Vlambeer

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Vlambeer
TypePrivate
IndustryVideo games
Founded1 September 2010; 10 years ago (2010-09-01)
Founders
Defunct1 September 2020; 8 months ago (2020-09-01)
Headquarters,
Netherlands
Key people
  • Rami Ismail
  • Jan Willem Nijman
Products
Websitevlambeer.com

Vlambeer was a Dutch independent video game developer based in Utrecht. Founded in 2010, the studio was composed of Rami Ismail and Jan Willem Nijman, and closed down on its tenth anniversary after the two recognized they were moving in different directions in the industry. The studio was known for its games Super Crate Box (2010), Serious Sam: The Random Encounter (2011), Ridiculous Fishing (2013), Luftrausers (2014), and Nuclear Throne (2015), as well as for its stand on video game cloning.[1]

History[edit]

Vlambeer's Rami Ismail (left) and Jan Willem Nijman at the 2013 Game Developers Conference

Vlambeer was founded in 2010 by Rami Ismail and Jan Willem Nijman after both dropped out from a game design course at the Utrecht School of the Arts. According to Ismail, they had been developing a game outside of the school but when the school found out, the school demanded the rights to the game, which they refused, leading to their decision to drop out.[2] Ismail and Nijman began by working together to develop a prototype, initially created by Nijman, called "Crates from Hell". It was released on 11 May 2010 as Super Crate Box and earned the studio recognition in the form of an Independent Games Festival finalist position in the Excellence in Design category.[3] During the development of Super Crate Box, Vlambeer developed Radical Fishing. It was released in November 2010. Radical Fishing was the first of many games released by the studio under a "Not Vlambeer" label, which encompasses the studio's games that are developed for money or as an experiment.

Vlambeer was approached by publisher Devolver Digital to develop a game in the Serious Sam franchise. The studio and Devolver Digital agreed to develop and publish a turn-based role-playing game. The result, Serious Sam: The Random Encounter, was released on 24 October 2011. During the development of Serious Sam: The Random Encounter, Vlambeer released many small games, most notably Luftrauser. Vlambeer started development on an iOS version of Radical Fishing called Ridiculous Fishing. Development was halted after a San Francisco–based studio released a clone of Radical Fishing on iOS. This generated discussion about the cloning of video games and led Vlambeer to be somewhat of an icon on the topic.[4] The term "Vlambeer'd" was introduced by several media outlets.[5] In November 2013, the browser game Vlambeer Clone Tycoon was launched to provide a satirical comment on the issue of Vlambeer's cloning ordeals.[6]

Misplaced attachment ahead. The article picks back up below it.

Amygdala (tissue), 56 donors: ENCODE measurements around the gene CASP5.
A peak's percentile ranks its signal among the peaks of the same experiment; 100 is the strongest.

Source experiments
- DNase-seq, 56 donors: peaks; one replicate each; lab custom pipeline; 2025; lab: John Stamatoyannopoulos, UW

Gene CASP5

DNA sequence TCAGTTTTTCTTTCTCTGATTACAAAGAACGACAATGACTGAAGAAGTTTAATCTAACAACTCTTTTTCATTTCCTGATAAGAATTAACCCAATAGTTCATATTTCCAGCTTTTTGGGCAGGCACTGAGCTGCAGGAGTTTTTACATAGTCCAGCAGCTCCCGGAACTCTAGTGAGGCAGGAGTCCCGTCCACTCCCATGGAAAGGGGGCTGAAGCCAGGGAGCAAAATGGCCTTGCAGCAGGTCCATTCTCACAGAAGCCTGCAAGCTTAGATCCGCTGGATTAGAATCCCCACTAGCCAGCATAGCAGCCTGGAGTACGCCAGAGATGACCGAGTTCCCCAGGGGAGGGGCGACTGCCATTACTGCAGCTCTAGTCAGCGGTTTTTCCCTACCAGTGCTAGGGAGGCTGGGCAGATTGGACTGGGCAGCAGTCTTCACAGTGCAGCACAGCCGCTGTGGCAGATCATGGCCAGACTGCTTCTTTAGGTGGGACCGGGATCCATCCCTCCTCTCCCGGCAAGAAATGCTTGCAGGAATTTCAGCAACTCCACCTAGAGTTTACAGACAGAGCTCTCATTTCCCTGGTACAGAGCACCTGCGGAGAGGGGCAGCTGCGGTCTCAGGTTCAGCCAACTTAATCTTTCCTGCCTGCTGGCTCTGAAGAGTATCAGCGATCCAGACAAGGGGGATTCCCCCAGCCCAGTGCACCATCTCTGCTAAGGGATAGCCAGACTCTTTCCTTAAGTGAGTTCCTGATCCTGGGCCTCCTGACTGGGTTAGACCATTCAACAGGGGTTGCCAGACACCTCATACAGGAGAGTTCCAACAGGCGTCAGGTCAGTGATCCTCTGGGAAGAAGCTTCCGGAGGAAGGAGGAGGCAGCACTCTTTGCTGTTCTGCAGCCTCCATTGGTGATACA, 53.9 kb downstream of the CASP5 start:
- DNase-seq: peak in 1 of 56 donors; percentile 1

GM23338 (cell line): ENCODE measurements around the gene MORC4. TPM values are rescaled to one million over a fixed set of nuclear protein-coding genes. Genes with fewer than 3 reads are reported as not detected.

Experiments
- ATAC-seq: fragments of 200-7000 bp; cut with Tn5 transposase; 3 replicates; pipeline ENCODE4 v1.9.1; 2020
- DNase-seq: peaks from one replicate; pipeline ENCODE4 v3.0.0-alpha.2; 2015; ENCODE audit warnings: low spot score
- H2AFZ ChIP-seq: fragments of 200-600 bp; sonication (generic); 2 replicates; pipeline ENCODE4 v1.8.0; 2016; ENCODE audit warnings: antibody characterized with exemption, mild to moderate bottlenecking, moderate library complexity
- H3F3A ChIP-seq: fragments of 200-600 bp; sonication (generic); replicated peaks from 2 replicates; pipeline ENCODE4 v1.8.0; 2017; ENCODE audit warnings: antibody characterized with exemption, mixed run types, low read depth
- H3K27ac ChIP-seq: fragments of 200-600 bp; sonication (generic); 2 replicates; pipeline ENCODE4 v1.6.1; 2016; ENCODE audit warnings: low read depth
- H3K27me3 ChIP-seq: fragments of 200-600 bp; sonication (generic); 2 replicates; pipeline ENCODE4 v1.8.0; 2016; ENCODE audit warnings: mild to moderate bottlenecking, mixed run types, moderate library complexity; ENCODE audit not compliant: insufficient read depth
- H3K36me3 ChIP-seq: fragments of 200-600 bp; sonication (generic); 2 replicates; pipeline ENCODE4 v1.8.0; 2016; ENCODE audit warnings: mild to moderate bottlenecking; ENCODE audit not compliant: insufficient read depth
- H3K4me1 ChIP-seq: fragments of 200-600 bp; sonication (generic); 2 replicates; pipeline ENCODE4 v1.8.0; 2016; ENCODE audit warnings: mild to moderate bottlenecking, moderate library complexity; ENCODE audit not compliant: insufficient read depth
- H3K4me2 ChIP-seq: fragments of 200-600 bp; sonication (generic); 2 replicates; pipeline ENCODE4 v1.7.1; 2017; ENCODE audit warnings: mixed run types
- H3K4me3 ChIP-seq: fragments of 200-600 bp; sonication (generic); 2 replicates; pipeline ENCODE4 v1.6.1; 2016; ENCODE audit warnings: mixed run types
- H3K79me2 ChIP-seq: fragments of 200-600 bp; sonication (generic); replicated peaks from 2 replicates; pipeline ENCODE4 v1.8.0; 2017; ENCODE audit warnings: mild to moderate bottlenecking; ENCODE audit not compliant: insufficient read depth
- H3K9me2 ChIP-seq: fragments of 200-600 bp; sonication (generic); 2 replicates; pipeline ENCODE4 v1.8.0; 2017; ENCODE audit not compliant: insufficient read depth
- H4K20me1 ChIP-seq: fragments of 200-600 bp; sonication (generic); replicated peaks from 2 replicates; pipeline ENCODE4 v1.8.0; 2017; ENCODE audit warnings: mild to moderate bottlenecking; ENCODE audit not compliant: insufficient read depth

In February 2012, Vlambeer released Gun Godz, a first-person shooter inspired by hip-hop, in collaboration with Brandon Boyer's Venus Patrol.[7] Ridiculous Fishing was nominated for the 2012 Independent Games Festival "Best Mobile" award.[8] At the conference where the award ceremony was held, Vlambeer released Yeti Hunter.[9]

On 2 December 2012, Vlambeer announced a sequel to Luftrauser called Luftrausers. On 19 December 2012, Vlambeer released the iOS version of Super Crate Box. Its success prevented the studio from going out of business due to the financial ramifications of the decreased motivation caused by the cloning incident.[10] On 14 March 2013, Vlambeer released Ridiculous Fishing on iOS, after resuming its development.

In 2015, they have experimented with live streaming their development process and have over 12,000 paid subscriptions to their Twitch channel.[11][12]

On 5 December 2015, Vlambeer released Nuclear Throne, a top-down shooter roguelike which had been in Steam's early access program since 2013. The game was released for Microsoft Windows, OS X, Linux, PlayStation 4 and PlayStation Vita, receiving positive reviews from users.[13]